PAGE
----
There are a bevy of benefits to bike-friendly communities including improved health and reduced pollution, but two new studies reveal a rather unexpected benefit, an increase in consumer spending. In his article How Bicycling Creates Economic Impact: A Tale of Two Cities, Leon Kaye with Triple Pundit discussed the results from two different surveys, one covering biking and spending trends in Portland, Ore., and the other in New York City.
“Whether businesses reached out and made their locations more bicycle-friendly, or streets were redesigned to include bike lanes, the overall outcome has been increased spending in local neighborhoods. Shoppers who arrive in urban neighborhoods via cars may spend more in one sitting — but overall those who arrived on foot or by bicycling spent more month to month. The results indicate that neighborhoods and business districts that seek a healthier bottom line should work with municipalities and support such features as protected bike lanes, bicycle racks and pedestrian safety improvements.” Source: Triple Pundit
In one New York neighborhood, bicyclists spent $50 more per week than automobile drivers. In Portland, consumers who bicycled to a local store spent the same, per visit, as those who arrived via public transportation or a car. However, the bicycling consumer visited the same store more often, thus increasing overall expenditures.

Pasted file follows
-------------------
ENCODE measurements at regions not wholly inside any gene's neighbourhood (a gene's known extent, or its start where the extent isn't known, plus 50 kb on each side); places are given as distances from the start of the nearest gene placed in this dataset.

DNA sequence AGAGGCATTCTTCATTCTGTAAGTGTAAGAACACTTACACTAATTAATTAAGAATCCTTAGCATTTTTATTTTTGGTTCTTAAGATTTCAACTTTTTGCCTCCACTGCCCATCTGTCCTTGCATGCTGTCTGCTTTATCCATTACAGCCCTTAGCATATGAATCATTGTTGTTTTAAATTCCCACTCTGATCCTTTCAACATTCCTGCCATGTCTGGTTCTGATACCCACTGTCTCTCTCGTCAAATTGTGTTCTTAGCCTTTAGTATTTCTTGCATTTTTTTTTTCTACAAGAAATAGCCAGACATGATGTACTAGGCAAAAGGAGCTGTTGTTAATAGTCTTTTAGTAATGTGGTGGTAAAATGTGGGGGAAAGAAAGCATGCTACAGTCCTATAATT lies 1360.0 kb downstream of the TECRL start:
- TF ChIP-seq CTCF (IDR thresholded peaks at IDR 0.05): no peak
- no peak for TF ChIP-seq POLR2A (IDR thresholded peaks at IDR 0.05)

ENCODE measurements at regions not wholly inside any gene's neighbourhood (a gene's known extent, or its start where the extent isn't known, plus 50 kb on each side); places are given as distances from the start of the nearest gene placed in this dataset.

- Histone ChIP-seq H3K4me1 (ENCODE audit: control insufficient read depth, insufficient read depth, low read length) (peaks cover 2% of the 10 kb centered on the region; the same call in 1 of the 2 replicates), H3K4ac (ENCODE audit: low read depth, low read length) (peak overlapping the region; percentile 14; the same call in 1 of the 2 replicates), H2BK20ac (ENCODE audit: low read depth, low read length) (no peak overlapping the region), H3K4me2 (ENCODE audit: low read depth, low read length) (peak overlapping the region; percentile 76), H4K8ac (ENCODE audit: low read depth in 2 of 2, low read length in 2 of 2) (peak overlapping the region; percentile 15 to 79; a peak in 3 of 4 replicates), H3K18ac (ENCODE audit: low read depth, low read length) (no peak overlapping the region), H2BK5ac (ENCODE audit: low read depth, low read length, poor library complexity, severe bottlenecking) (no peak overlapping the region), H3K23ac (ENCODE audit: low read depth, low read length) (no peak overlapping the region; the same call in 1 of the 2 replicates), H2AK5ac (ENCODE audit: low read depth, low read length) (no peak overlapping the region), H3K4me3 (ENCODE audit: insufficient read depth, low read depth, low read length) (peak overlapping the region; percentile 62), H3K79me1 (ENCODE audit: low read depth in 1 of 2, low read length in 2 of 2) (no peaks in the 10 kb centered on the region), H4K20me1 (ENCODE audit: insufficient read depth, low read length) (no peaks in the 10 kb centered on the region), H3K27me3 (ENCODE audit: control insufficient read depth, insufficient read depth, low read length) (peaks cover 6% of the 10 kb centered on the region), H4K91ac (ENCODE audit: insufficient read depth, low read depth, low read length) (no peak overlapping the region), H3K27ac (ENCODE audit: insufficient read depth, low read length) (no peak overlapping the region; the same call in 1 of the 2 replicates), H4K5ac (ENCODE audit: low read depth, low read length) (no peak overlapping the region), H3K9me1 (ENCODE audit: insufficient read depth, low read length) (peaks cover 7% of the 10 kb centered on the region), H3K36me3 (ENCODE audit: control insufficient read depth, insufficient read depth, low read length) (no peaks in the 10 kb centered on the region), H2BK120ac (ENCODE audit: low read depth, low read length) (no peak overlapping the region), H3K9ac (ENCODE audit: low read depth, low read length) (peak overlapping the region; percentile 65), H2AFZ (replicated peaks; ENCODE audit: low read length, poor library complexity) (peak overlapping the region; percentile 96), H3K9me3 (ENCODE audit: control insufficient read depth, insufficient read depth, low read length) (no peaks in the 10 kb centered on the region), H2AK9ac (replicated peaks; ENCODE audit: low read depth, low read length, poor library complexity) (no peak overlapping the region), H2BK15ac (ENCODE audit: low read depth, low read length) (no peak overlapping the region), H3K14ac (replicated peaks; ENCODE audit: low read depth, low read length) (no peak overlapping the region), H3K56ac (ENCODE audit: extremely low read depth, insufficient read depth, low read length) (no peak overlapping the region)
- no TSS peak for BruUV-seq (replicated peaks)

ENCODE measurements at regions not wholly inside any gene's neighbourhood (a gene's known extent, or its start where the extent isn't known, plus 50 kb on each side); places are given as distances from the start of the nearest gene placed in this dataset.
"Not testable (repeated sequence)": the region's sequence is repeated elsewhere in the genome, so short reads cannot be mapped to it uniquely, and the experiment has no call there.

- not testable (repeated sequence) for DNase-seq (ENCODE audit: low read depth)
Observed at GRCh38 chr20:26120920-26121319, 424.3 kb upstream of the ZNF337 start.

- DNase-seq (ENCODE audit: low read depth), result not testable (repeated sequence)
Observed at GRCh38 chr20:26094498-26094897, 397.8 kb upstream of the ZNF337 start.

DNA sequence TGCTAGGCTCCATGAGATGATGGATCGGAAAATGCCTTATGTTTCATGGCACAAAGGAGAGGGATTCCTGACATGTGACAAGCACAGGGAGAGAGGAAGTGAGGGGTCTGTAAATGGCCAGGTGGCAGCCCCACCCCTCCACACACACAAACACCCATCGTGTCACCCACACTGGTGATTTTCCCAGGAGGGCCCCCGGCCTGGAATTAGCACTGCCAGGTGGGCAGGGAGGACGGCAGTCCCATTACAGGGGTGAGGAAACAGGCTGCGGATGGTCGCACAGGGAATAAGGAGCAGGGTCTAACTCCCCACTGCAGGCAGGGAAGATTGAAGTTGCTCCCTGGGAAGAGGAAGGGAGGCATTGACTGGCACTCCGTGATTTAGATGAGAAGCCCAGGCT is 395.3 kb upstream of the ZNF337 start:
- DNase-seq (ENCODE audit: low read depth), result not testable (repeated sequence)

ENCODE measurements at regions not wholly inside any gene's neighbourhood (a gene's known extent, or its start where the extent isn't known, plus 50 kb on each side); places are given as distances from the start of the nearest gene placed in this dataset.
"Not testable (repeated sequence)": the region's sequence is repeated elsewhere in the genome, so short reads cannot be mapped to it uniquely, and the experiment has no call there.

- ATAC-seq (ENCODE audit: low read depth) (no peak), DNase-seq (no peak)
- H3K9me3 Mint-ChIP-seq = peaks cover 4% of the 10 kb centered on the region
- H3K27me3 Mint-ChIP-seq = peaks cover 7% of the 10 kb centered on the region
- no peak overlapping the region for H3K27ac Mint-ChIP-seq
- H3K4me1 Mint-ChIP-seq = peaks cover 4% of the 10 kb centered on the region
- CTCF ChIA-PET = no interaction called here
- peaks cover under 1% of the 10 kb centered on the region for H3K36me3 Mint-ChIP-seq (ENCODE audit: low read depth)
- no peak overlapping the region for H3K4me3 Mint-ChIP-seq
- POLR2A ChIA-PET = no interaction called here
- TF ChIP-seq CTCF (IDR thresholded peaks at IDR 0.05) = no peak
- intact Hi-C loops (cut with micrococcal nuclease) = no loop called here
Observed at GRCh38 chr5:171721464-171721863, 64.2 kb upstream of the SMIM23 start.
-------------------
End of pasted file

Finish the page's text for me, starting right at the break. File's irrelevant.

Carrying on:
I don’t live in a bicycle-friendly community — houses and farms surround me — but I can see how I’d be more apt to spend more time at a local store if it was just a bike ride away. If our favorite coffee and teahouse weren’t more than 10 miles away, the kids and I would definitely make more frequent visits.
Do you live in a bike-friendly community? If so, do you find that you make more shopping trips?
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